Sunday, August 27, 2006
Bragging time! My quilt, Prairie Windflowers won a blue ribbon at the Nebraska State Fair and received the Pride of Nebraska award. The quilt is 33" X 41".
About my quilt:
I do a lot of long-distance driving across Nebraska and the other Plains states. Along with the hawks that sit on both natural and man-made hunting perches, I see windmills. The non-working windmills are harder to spot, with their missing blades and the overgrowth of vines. The working windmills make me think of a single flower, growing high above the other plants, blades turning or not, dependent on the wind “sweeping down the plain”. These are my “windflowers”.
While windmills are typically solitary figures on the landscape I’m passing at 60 MPH, there are also windmills near my house in Omaha. I am intrigued by this juxtaposition of urban and rural within the largest city in Nebraska.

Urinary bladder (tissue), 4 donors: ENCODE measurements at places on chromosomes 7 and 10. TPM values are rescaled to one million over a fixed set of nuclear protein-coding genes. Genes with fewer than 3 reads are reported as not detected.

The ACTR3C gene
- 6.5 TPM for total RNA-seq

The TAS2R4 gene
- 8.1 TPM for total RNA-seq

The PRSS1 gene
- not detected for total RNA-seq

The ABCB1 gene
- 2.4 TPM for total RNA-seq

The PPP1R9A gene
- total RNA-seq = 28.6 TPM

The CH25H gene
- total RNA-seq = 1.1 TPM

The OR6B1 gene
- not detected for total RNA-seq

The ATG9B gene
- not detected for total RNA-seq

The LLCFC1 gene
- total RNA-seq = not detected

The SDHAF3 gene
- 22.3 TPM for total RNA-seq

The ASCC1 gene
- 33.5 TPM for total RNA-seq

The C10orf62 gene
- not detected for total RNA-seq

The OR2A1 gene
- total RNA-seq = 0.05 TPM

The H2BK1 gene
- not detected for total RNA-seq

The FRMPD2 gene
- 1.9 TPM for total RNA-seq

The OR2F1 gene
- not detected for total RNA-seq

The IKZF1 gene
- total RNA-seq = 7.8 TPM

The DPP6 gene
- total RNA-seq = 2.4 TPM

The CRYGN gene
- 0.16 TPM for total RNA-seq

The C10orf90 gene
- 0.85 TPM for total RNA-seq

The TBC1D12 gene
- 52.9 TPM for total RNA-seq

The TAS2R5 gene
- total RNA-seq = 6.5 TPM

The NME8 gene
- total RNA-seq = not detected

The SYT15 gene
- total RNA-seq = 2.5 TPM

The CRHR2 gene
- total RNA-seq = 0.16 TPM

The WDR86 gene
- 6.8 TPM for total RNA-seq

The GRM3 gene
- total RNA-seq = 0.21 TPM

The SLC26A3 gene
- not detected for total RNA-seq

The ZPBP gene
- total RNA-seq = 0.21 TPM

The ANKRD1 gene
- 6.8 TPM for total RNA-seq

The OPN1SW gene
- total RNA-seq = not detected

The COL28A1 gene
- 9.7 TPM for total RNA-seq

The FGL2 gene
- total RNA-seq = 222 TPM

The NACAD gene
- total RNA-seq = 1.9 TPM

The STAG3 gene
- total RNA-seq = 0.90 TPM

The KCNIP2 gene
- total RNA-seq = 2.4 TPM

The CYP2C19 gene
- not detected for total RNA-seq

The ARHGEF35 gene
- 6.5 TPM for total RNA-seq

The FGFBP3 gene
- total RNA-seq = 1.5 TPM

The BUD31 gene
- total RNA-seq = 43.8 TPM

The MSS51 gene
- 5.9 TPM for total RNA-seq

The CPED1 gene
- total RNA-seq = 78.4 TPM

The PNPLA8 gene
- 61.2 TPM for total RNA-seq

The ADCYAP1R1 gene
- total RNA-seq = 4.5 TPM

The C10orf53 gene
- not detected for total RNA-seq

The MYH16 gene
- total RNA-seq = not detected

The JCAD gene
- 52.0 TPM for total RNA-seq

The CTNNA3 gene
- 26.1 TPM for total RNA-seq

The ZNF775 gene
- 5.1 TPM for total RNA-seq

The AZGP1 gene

One windmill is alongside the trail I walk almost every day. The trail winds along the outer edge of an urban neighborhood less than ten years old. I photograph another windmill in a park while my kids play just a few feet away on bright plastic modern playground equipment. These and other urban windmills remind us “city slickers” that Nebraska is more a land of wide-open space than suburbia.
This quilt combines a solitary rural Nebraska windmill with a splash of urban Omaha flowerbed. The background fabric was created using a can of rusty nails taken from an old barn on a farm handed down through at least three generations of Nebraskans. (A farm with a non-working windmill.) The windmill is some distance from the viewer, as are most that we see. The flowers, on the other hand, are seen at close range, perfect for viewing the subtle variations in color and shape.
Look for both windmills and flowers on your next drive!